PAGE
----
The biggest part of this recipe, for me, was making the buttercream. I’ve made yellow cupcakes before and tasted even more. But I’ve never made nor tasted buttercream.

Maybe it was the way I made it, or maybe it was just the icing, but it sure didn’t live up to my expectations. In my head, I was anticipating something better than just plain chocolate.

It was chocolatey, but it tasted like almost pure confectioner’s sugar. Everyone else had a positive reaction to the icing, but my Mom and I were just not satisfied with the results. Maybe I will try just plain buttercream instead of chocolate. Maybe? I don’t know at this point.

The cupcakes, however, we’re delicious. They were rich and fluffy. I can always count on Martha Stewart to help me through anything. And I don’t care what anyone says, Martha is and always will be my hero.

I still get into arguments on Queen Martha’s behalf to this very day. Some people just do not know when to let things go. If you ever want to ruffle my feathers, don’t ask me about my political affiliation or tell me that that music I listen to  is terrible, tell me that Martha is a bad person.

I will always defend Queen Martha. Always and forever. Maybe I should consider getting that as a tattoo someday?

Oh, I forgot to mention that I filled the cupcakes with more chocolate buttercream.

It was really bad because I tried to use a round-tip for the icing, but it ended up looking like poop. Needless to say, my Mom and I ate those two cupcakes. Not that we were complaining or anything.

When I was finally done icing the cupcakes, I was up to my eyeballs in buttercream. It was all over my arms, the counter, and pans, and anything else in my general vicinity. It looked like World War III was fought in my kitchen using buttercream.

Yellow Cupcakes

Makes 12

  • 1 1/2 cups all-purpose flour.
  • 1 1/2 teaspoons all-purpose baking powder.
  • 1/2 teaspoon salt.
  • 1/2 cup  milk.
  • 1 teaspoon pure vanilla extract.
  • 1/2 cup (1 stick) unsalted butter at room temperature.
  • 3/4 cup sugar.
  • 2 large eggs.


  1. Preheat oven to 350 degrees and line a standard cupcake pan (12 cups) with paper liners.
  2. In a small bowl, whisk together flour, baking powder, and salt; set aside.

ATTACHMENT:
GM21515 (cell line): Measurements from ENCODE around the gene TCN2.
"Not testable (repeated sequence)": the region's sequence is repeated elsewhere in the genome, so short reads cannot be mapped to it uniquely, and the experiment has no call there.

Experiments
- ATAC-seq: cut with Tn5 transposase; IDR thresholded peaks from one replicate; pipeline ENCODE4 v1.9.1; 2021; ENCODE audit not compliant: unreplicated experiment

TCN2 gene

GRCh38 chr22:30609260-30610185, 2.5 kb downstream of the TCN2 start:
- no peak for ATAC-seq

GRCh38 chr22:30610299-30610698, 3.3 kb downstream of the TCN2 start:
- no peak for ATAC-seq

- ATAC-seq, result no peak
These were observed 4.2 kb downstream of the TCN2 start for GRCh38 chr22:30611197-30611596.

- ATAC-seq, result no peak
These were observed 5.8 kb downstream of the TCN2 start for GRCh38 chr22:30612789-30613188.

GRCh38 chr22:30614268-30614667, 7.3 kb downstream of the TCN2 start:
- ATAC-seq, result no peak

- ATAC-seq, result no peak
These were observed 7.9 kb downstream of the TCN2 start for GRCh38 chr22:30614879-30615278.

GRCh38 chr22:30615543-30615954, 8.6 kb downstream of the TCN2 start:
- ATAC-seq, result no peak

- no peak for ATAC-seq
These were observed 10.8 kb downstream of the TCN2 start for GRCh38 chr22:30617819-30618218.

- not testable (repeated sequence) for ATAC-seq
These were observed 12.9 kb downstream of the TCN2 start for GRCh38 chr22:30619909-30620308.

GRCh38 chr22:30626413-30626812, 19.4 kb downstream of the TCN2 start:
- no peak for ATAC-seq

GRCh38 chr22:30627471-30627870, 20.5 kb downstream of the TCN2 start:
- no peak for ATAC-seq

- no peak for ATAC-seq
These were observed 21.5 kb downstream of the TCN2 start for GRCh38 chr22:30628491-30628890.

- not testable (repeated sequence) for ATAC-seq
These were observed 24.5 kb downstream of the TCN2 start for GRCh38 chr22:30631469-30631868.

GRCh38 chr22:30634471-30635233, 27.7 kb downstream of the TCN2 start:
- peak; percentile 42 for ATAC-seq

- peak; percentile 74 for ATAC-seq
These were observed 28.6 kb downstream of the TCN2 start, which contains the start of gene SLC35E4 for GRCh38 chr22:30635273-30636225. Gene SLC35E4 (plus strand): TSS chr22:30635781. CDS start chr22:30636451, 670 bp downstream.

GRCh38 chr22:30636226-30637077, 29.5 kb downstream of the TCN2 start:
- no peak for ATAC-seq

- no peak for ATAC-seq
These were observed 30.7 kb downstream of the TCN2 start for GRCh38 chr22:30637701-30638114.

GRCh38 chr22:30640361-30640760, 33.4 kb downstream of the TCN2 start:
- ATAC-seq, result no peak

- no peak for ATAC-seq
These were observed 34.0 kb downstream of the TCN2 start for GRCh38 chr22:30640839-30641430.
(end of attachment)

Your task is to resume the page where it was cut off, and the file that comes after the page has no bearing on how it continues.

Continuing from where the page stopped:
3. In a liquid measuring cup, mix milk and vanilla; set aside.
  4. In a large bowl with an electric mixer, beat butter and sugar until light and fluffy (3-4 minutes).
  5. Add eggs into butter-sugar mixture one at a time and beat well after each addition.
  6. With the mixer on low speed, add half of the dry ingredients (Step 2), followed by the milk-vanilla mixture (step 3), and then the remaining dry ingredients. Mix well, but do not overmix.
  7. Divide the batter evenly among prepared muffin cups.
  8. Bake cupcakes until a toothpick can be inserted into the center of the cupcake and come out clean (20-25 minutes).
  9. Cool the cupcakes in the tin (5-10 minutes), remove and cool completely on a rack before frosting.

Chocolate Buttercream Icing

Makes 3 cups

  • 1/2 cup solid vegetable shortening.
  • 1/2 cup (1 stick) unsalted butter, softened.
  • 3/4 cup cocoa powder.
  • 1 teaspoon vanilla extract.
  • 4 cups sifted confectioner’s sugar.
  • 3-4 tablespoons milk.


  1. In large bowl, cream shortening and butter with electric mixer.
  2. Add cocoa and vanilla. The gradually add sugar, one cup at a time, beating well after each addition on medium speed.
  3. Scrape sides and bottom of bowel often. When all sugar has been mixed in, icing will appear dry.
  4. Add milk and beat at medium speed until light and fluffy.
  5. Keep bowl covered with a damp cloth until ready to use. For best results, keep icing in bowl in refrigerator when not in use.
  6. Refrigerated in an airtight container, this icing can be stored for 2 weeks. Rewhip before using.

Time Spent: 30 minutes prepping cupcakes, 25 minutes cooking, 35 minutes cooling, 30 minutes prepping icing, 30 minutes making icing, 20 minutes icing/filling cupcakes, 20 minutes for blogging ~ 3 hours spent.